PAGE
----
When postmodern thought was applied to literary theory, it gave rise to an offshoot called deconstructionism. Recall that for postmodernism, individuals are constituted by their membership within a community. The implication is that individuals do not really have original or creative ideas but merely reflect the ideas of their communities. For example, literary critic Roland Barthes said a piece of writing is merely a “tissue of quotations” absorbed from the surrounding culture.
Barthes is best known for his slogan “the death of the author” — by which he means the death of the very concept of individual creativity. In his view, writers are akin to the bards or shamans of old, who were not inventors of their own stories so much as transmitters of the stories of their clan, tribe, or community. Jacques Derrida meant the same thing in his paradoxical statement “Texts have no author.”
Moreover, we all belong to a variety of communities based on attributes such as race, class, gender, ethnicity, and sexual identity — all with conflicting outlooks and interests. As a result, every author will unconsciously reflect conflicting social messages. For Barthes, a text is a mix “in which a variety of writings, none of them original, blend and clash.” The goal of the literary critic is to dig beneath the surface of the text to excavate and disentangle those clashing meanings.
This is called deconstructing the text — hence the term deconstructionism.
What reason does Barthes give for accepting such a theory? As Alan Jacobs writes, “As soon as deconstructionists get in the business of providing reasons, they are perforce in the business of making claims and thus are subject to their own critique.” What happens if we subject Barthes’s views to his own critique? We have to conclude that he, too, is merely a mouthpiece for social forces such as race, class, and gender. His “own” writings do not offer original or creative insights but are merely collages of conflicting quotations absorbed unconsciously from the communities to which he belongs. The “death of the author” must include Barthes himself.
In practice, the only way deconstructionists can function is to tacitly exempt themselves from the critique they apply to everyone else. They presume to stand above the fray, with unique insight to deconstruct everyone else’s statements as products of underlying interests and power struggles, while treating their own writings as immune to the process of deconstruction. They write as though they alone are able to transcend the social forces of race, class, and gender that render everyone else a victim of false consciousness.
Thus, ironically, postmodernists contradict their own views every time they write a book or article. Deconstructionists hope their own work will be treated as a serious contribution from a creative mind, not merely a replay of cultural messages. They continue to author books arguing that there is no author.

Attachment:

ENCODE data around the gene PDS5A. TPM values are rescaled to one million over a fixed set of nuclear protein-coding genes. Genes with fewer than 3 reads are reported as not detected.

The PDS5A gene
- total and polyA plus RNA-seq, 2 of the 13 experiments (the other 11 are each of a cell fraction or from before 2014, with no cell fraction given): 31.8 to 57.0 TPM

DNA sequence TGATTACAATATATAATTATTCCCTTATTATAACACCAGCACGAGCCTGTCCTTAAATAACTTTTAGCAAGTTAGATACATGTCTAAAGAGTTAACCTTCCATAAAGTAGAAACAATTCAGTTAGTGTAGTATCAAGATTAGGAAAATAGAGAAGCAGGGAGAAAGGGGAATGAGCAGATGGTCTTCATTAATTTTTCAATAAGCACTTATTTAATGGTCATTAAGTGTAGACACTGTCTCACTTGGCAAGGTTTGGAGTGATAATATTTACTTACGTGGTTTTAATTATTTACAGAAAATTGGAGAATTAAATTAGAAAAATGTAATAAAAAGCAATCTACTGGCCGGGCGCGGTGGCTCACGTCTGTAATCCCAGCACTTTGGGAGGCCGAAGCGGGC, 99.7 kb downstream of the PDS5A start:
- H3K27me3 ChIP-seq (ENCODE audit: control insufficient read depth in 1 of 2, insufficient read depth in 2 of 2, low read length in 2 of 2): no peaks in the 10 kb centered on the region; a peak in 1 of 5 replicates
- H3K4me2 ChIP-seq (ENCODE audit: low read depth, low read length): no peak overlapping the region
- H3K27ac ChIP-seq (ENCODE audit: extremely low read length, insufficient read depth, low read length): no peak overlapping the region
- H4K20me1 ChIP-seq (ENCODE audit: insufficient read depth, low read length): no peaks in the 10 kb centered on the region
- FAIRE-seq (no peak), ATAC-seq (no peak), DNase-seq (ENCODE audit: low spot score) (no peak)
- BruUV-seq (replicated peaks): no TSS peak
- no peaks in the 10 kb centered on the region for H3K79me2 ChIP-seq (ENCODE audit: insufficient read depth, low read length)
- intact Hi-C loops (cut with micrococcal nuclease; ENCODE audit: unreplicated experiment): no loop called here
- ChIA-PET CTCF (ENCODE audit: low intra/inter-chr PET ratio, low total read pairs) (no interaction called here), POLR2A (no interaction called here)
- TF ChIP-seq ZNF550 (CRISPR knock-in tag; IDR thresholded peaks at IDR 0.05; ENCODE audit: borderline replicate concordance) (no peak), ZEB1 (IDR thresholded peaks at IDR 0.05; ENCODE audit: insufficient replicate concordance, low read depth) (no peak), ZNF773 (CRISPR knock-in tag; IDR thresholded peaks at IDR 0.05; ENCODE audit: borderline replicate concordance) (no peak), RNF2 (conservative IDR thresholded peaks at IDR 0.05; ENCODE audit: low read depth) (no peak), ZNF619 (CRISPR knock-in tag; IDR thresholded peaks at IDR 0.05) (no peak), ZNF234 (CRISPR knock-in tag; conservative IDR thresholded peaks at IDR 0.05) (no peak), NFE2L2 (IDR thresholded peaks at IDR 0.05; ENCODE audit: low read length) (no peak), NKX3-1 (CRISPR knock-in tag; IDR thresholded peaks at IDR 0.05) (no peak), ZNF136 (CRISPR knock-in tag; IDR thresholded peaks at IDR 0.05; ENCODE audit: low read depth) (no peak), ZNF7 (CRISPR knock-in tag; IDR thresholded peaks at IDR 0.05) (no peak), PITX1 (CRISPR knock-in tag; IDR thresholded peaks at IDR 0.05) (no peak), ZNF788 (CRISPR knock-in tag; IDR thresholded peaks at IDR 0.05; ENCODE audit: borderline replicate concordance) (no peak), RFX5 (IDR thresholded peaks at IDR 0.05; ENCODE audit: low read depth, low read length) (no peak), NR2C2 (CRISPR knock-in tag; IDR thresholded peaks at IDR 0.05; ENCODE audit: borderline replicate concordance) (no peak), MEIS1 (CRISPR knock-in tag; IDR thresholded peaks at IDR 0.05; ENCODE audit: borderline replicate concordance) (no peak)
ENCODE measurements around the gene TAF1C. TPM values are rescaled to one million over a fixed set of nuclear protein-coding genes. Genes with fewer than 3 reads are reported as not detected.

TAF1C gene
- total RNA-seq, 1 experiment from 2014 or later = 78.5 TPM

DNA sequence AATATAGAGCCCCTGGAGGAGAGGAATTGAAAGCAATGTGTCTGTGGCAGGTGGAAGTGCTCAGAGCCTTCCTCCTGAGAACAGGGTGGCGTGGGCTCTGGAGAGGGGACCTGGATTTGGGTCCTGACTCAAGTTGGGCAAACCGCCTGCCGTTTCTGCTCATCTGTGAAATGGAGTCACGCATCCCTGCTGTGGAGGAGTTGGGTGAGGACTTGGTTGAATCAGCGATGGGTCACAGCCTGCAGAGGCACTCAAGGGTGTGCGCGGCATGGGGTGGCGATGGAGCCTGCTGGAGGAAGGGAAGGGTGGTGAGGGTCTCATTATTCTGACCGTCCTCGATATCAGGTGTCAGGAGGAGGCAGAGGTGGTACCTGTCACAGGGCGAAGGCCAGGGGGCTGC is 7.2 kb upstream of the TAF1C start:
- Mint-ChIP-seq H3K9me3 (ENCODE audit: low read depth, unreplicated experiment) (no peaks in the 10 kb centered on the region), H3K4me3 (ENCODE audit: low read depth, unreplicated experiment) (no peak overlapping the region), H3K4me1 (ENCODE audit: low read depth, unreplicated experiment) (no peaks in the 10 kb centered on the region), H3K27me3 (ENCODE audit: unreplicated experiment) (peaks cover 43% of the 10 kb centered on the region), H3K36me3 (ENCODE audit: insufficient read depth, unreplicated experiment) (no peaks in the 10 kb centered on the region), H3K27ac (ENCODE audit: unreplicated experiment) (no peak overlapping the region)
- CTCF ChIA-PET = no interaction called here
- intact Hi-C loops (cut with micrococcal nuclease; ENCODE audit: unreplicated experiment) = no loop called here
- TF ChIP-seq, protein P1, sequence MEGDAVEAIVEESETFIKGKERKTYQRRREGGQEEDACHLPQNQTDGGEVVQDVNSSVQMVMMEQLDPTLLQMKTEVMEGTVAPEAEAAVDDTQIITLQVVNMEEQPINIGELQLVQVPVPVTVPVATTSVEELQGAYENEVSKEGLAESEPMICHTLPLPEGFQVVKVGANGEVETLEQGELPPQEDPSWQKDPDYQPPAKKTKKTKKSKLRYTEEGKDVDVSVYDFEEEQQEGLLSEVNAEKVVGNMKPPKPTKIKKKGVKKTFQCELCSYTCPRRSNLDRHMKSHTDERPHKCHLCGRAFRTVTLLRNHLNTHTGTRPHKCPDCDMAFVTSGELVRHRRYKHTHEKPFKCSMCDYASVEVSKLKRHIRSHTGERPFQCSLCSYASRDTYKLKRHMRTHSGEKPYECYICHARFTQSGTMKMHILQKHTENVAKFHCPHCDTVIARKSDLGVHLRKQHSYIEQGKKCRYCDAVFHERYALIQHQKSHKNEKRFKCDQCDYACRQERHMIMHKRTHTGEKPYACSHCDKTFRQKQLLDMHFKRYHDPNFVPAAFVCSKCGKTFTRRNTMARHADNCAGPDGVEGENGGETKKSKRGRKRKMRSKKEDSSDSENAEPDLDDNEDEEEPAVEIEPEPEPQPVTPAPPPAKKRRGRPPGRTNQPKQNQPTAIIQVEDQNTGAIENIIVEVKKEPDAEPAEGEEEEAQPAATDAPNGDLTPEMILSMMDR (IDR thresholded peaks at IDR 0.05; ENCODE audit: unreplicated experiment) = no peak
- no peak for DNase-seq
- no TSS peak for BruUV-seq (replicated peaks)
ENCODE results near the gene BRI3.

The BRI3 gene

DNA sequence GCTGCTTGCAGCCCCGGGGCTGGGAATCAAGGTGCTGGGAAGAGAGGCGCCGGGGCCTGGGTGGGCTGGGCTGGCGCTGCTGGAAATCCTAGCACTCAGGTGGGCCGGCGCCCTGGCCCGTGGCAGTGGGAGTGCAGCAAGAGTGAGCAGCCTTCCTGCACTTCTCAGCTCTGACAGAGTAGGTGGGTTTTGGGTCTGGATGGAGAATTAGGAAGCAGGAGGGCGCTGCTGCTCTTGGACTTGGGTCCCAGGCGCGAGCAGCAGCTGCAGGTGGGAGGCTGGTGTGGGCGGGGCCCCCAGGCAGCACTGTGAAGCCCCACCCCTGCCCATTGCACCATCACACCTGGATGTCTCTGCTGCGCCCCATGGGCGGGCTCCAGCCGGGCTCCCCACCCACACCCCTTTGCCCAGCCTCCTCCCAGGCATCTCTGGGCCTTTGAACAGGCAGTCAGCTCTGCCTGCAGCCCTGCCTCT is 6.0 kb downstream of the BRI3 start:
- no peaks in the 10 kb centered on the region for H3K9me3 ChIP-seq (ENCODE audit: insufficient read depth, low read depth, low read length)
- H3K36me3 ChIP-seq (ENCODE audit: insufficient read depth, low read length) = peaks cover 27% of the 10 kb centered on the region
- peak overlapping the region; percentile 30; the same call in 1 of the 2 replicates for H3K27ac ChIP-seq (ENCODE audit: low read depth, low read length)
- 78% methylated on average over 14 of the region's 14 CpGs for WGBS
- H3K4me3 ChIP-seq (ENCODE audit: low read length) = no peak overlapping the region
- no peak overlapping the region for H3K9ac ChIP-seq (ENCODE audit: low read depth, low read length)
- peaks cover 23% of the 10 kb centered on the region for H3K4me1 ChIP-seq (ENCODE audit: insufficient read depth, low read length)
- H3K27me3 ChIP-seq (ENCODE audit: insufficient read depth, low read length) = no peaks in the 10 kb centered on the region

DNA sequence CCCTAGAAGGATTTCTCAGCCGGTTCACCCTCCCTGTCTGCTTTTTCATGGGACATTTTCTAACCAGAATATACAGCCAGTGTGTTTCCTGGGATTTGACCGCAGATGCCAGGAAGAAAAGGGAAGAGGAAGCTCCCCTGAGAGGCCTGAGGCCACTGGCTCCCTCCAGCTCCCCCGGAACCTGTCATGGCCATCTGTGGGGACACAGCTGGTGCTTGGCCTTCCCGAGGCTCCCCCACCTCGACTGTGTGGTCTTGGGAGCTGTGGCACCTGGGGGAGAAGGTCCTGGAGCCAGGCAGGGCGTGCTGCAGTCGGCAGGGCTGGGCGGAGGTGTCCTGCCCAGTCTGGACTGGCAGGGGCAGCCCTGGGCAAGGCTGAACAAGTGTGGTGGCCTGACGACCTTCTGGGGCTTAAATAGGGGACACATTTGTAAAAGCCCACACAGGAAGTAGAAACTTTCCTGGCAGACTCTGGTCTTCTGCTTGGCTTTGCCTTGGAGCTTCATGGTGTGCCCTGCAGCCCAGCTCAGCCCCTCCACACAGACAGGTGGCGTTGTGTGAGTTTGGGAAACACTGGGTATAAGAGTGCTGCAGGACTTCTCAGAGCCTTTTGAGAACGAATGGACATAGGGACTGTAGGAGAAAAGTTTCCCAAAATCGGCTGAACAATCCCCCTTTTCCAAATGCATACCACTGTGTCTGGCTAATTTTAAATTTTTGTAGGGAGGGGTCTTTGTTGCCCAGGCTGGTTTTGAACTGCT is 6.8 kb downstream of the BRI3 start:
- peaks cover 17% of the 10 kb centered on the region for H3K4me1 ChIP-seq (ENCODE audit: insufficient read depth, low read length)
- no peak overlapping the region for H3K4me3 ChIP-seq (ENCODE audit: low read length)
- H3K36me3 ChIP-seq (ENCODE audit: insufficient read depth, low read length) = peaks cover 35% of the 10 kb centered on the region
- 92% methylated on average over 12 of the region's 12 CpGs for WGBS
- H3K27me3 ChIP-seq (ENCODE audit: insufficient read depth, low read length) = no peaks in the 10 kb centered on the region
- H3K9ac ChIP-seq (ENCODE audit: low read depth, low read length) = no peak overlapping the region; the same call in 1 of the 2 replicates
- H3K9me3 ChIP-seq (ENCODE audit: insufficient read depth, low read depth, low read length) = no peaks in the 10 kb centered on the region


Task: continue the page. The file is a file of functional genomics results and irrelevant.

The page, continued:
Theologian Mark C. Taylor, himself a postmodernist, explains that the death of the author was an inevitable result of the death of God: “The death of God was the disappearance of the Author who had inscribed absolute truth and univocal meaning in world history.” And because humans are made in the image of God, Taylor concludes, “the death of God implies the disappearance of the author.” For if there is no Creator, then humans do not have the dignity of being sub-creators. They are merely products of social and historical forces.
Most of the founders of postmodernism were Europeans who had witnessed firsthand history’s bloodiest and most oppressive political systems — Nazism and Communism…. They decided that if totalitarianism results from totalizing meta-narratives, then the way to prevent concentrations of power is to maintain a variety of mini-narratives. By celebrating the diversity of communities and their language games, postmodernists hope to avoid the coercion of a society organized by a single absolute category.
In practice, however, only select groups are singled out to represent “diversity” — certified victim groups based on things like race, class, gender, ethnic group, and sexual identity. Rarely is there a push for intellectual or political or theological diversity, when those views run counter to postmodernism. In addition, the analysis of the problem is typically derived from Marxism: some group is said to be victimized and oppressed, and the path to liberation is to revolt against the oppressors, often through political activism.
This explains why the typical university campus has become thoroughly politicized. In many English departments, literary criticism no longer deals with issues of aesthetics such as style, structure, or composition. Instead the trend is to apply Marxist criticism or feminist criticism or whatever the critic’s preferred theory is.
Frank Lentricchia, a critic so radical he was once dubbed the “Dirty Harry of literary theory,” was finally disillusioned when he observed his own students develop a suffocating sense of moral superiority. They would pass judgment on authors as racist or sexist or capitalist or imperialist or homophobic before even reading their works. In dismay, Lentricchia said, “Tell me your [literary] theory, and I’ll tell you in advance what you’ll say about any work of literature, especially those you haven’t read.”
Politically correct university courses are not liberating students to think for themselves. They are turning students into cadres of self-absorbed reactionaries ready to take orders from the faddish theorist of the moment.
Bruno Latour, a sociologist of science, likewise grew concerned about the oppressive impact of the critical theory that he himself helped found. The attraction of postmodern criticism, he writes, is that it allows you to pose as the superior thinker who humiliates “naïve believers” by deconstructing their beliefs. “You are always right!” Latour says. “Their behavior is entirely determined by the action of powerful causalities coming from objective reality they don’t see, but that you, yes you alone can see.”
Postmodernism began with the noble goal of unmasking the implicit imperialism of modernist worldviews. But, ironically, it has itself become imperialist, insisting that postmodernists alone have the ability to unmask everyone else’s underlying interests and motives — to deconstruct and debunk them. It thereby essentially silences every other perspective.